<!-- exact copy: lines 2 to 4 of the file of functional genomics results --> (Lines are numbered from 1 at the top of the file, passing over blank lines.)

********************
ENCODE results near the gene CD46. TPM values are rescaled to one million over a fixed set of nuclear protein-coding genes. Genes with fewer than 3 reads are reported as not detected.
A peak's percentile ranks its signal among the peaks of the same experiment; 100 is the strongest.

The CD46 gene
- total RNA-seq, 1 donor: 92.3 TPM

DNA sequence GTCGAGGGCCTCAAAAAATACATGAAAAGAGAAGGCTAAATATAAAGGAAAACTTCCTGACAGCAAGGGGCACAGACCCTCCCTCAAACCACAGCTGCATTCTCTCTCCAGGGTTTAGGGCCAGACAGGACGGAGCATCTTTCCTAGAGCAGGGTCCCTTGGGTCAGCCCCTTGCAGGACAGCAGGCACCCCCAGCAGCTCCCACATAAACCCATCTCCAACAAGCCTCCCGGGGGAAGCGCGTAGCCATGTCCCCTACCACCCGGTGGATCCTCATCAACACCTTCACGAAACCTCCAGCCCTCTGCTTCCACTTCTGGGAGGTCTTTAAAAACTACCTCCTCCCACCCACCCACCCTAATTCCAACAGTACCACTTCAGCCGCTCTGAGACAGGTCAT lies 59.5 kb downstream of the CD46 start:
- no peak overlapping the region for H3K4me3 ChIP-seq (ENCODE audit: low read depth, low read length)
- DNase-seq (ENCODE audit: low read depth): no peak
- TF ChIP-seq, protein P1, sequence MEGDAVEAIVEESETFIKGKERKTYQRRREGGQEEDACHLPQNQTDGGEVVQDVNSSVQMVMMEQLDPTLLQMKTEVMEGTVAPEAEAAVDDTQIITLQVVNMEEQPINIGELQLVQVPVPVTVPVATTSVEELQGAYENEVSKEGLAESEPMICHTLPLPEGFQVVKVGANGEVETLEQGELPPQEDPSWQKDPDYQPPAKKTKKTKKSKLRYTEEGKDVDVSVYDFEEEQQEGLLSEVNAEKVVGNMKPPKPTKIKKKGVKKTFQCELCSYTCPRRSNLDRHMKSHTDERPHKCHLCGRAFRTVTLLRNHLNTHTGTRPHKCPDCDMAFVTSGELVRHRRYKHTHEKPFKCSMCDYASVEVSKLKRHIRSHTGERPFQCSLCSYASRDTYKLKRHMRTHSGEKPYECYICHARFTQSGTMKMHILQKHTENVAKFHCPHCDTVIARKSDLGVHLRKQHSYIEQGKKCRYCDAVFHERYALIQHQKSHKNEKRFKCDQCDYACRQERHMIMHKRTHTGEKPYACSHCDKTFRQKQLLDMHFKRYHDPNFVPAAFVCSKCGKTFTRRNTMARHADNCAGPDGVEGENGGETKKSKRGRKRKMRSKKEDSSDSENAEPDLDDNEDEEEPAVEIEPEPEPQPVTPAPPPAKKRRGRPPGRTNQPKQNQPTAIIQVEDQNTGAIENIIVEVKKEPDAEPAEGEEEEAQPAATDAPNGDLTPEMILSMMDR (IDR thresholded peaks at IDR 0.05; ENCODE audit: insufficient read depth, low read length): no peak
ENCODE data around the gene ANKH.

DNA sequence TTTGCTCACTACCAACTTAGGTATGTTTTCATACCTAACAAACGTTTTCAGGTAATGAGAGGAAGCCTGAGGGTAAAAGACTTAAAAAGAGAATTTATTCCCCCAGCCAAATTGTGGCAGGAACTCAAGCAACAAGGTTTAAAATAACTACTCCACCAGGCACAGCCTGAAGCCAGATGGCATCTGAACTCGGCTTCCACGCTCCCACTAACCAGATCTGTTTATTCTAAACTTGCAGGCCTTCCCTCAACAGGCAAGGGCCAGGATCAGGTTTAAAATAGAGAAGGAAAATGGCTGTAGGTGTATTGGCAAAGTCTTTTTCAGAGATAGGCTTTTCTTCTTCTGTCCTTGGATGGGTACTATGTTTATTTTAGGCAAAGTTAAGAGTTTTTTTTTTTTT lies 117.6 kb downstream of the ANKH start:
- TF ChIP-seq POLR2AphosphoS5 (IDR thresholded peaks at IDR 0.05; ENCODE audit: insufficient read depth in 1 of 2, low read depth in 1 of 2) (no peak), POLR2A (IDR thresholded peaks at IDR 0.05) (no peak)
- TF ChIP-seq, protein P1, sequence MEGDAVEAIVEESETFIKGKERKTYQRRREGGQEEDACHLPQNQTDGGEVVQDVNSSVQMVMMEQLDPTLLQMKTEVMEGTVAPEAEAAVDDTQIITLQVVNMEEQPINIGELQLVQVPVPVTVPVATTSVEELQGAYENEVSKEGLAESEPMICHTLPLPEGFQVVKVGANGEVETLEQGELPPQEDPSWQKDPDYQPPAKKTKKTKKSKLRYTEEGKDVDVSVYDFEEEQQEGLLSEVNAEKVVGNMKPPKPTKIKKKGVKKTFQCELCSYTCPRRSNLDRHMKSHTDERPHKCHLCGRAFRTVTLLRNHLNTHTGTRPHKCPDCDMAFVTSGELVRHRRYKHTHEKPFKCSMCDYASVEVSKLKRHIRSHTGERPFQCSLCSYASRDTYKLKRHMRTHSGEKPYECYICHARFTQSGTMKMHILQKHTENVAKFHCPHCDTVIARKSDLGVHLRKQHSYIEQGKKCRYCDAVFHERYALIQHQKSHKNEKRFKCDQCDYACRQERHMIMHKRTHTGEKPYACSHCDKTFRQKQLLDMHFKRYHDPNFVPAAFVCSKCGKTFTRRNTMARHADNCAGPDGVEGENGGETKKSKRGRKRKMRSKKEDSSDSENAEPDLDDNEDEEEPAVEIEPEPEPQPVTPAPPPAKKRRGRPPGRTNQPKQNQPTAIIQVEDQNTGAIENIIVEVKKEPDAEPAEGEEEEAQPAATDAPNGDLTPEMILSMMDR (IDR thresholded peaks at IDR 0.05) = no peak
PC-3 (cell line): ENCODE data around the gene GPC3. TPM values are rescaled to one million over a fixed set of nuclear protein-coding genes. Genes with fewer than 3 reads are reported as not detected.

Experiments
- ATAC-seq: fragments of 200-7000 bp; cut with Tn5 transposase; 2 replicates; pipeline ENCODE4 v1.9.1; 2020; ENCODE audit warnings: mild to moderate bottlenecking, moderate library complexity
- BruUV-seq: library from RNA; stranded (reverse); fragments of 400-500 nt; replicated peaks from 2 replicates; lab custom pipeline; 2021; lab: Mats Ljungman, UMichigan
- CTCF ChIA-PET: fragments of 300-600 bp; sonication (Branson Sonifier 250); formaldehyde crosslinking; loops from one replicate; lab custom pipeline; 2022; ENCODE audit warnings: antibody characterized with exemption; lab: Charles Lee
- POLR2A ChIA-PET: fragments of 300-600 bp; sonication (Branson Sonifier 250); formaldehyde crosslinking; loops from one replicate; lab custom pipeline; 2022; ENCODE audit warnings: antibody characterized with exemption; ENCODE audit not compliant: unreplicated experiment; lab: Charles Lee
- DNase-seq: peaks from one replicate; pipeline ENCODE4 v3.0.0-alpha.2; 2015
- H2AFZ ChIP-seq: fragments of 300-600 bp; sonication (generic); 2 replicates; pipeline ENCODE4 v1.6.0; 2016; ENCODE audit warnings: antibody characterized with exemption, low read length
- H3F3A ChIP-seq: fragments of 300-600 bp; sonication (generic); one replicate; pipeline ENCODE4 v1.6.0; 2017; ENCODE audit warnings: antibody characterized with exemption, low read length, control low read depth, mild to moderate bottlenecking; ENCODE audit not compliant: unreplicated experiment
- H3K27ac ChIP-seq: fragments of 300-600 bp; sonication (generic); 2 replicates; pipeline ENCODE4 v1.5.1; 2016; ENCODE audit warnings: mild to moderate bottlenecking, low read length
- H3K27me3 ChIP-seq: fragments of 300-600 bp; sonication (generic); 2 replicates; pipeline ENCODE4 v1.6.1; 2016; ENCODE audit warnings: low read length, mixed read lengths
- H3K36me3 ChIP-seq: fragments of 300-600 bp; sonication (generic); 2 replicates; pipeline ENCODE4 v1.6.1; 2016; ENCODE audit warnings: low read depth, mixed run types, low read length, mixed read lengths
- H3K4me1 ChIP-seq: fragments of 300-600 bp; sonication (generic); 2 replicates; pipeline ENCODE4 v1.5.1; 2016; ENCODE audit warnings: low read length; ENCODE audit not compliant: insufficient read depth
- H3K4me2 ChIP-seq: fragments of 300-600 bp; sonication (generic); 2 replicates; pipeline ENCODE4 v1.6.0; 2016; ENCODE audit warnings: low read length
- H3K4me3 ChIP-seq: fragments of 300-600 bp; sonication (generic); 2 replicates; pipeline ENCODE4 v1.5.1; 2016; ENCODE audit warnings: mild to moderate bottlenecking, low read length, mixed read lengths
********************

A peak's percentile ranks its signal among the peaks of the same experiment; 100 is the strongest.

The CD46 gene
- total RNA-seq, 1 donor: 92.3 TPM